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The Importance of Pet First Aid

04 November 2014
Lulu lives to play another day. Lulu lives to play another day.

by Valerie Merrifield

I’ll never forget the feeling of terror as I gazed upon my lifeless dog, Lulu.

It was the holidays. My family had gathered at my house to exchange gifts and unbeknownst to me, Lulu had been given a forbidden gift: a tiny rawhide bone. Rawhide isn’t allowed at my house. I have experienced problems with it before. It was completely new for Lulu who grabbed it and ran to another room to relish her prize. I suddenly noticed that Lulu was not with us…and that never happens. She loves to be right in the mix of things. I got up to search for her and found her in the corner of a bedroom…not breathing.

As I peered into her open mouth, I saw the rawhide in the back of her throat, blocking her airway. Luckily, I was able to get it out with a gentle Heimlich pump and she slowly woke up. In just a couple of minutes, she was back to her old self, begging for the rawhide I still held in my hands. I was extremely lucky. She was fine. If I had found her just a few minutes later, would I have been able to save her? Even if so, what about brain damage? What if I hadn’t known what to do? My pulse quickens to think about it.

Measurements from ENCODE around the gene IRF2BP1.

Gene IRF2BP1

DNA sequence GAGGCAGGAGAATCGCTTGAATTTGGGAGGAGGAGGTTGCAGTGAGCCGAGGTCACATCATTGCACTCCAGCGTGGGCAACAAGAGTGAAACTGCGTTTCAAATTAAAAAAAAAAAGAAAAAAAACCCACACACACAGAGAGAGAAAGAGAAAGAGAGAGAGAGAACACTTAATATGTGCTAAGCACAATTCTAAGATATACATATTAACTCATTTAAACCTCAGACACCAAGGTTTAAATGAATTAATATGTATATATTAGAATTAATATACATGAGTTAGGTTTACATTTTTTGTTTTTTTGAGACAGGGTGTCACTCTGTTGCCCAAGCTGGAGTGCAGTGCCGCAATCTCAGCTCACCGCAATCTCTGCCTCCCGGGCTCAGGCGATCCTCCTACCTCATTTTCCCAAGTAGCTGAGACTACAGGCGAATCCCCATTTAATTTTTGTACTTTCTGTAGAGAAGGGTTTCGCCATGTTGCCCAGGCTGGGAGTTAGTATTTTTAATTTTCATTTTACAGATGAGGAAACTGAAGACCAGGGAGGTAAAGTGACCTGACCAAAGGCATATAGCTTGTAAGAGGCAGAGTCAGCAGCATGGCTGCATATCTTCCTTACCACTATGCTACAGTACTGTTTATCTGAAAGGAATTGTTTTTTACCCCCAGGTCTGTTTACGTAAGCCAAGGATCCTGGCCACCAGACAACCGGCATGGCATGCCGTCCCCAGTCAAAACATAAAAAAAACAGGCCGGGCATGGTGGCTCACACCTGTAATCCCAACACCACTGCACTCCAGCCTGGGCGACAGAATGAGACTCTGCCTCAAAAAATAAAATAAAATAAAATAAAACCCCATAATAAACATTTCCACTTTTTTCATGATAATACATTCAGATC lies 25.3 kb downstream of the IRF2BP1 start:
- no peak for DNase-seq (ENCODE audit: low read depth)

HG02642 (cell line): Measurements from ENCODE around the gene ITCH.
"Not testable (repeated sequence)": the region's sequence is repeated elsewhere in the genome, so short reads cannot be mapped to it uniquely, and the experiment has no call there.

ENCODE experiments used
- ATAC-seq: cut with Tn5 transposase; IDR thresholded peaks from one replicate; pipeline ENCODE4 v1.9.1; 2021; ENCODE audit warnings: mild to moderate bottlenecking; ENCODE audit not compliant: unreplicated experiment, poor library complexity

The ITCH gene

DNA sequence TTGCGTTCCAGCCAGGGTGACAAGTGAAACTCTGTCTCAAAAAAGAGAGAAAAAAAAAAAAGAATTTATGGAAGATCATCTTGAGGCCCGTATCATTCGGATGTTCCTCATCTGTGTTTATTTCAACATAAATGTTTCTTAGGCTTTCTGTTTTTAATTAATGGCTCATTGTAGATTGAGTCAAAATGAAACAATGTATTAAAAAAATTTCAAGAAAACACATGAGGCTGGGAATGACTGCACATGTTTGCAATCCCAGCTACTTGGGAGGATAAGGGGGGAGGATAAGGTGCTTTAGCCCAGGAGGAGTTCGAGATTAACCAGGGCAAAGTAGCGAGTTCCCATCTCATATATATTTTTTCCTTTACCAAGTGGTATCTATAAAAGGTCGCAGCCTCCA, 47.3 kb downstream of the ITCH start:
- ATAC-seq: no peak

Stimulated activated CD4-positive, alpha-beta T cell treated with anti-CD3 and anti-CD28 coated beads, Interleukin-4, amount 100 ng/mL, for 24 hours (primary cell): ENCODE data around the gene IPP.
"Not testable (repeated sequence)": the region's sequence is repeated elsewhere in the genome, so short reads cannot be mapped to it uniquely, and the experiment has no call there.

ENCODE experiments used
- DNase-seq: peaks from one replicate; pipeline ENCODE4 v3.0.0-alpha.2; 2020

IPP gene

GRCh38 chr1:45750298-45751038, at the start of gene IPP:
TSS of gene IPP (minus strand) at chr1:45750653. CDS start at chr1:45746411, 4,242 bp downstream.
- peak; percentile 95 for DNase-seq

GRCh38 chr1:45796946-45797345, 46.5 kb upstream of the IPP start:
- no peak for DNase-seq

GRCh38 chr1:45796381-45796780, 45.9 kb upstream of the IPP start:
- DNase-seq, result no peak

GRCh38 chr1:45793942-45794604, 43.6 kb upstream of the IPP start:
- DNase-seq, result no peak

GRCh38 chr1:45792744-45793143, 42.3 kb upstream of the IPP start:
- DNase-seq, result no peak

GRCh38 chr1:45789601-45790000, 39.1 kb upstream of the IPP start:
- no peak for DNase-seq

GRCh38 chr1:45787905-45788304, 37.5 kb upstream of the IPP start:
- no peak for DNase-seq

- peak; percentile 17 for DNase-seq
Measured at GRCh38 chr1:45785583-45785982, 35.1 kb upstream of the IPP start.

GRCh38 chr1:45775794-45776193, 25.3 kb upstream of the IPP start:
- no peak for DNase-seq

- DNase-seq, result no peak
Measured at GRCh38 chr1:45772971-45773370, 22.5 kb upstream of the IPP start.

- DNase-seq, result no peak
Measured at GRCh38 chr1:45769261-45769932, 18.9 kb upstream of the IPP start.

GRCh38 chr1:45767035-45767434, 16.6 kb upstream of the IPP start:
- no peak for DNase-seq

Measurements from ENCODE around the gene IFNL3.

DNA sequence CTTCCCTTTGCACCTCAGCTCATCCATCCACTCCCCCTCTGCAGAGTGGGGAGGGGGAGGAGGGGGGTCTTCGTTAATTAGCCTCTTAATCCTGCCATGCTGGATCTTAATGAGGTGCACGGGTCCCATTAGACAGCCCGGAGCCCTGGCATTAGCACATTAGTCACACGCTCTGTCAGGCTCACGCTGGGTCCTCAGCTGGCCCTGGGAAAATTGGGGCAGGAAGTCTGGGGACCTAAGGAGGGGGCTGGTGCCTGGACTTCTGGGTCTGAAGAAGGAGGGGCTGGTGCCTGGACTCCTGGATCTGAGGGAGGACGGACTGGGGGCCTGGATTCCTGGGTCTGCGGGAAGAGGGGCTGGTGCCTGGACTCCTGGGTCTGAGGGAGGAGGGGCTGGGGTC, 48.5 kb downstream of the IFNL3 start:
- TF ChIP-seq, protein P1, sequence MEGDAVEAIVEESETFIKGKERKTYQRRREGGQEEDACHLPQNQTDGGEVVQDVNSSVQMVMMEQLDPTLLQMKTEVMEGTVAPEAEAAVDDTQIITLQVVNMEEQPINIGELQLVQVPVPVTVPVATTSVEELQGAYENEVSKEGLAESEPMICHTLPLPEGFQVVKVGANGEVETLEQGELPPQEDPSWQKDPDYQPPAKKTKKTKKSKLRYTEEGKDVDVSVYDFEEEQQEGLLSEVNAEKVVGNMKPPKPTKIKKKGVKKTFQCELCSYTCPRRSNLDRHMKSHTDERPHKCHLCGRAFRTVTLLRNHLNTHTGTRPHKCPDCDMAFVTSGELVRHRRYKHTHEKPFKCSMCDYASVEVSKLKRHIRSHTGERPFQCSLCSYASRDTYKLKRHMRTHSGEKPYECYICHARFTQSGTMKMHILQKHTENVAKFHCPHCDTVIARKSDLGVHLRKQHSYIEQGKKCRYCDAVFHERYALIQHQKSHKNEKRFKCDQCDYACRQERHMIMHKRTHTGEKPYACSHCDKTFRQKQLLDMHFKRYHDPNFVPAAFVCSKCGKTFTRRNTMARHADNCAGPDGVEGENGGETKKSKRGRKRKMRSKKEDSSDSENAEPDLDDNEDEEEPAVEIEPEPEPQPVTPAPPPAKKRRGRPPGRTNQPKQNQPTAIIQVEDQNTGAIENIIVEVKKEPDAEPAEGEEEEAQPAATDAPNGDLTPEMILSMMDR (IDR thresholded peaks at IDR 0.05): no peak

Unfortunately, it takes an incident such as this to make us realize the importance of learning Pet First Aid. Our furry friends can’t tell us what is wrong and sometimes action must be taken immediately. Getting your pet to the vet as quickly as possible is always the first option…but in my case, it wasn’t an option at all.

KHS is offering a Pet First Aid class on November 10 from 6 to 8 p.m. at our East Campus. Taught by certified Pet First Aid Instructor Sara Beavin, this invaluable class will teach you how to handle a variety of pet emergencies including choking, seizures, bloat, punctures and more. I have had two KHS campers tell us how they saved the lives of their dog from of a Pet First Aid presentation at camp. Don’t wait until an accident happens. Be prepared and find out how to help your furry family member. Call 502-515-3149 to learn more!

Read 3523 times Last modified on Wednesday, 05 November 2014 12:15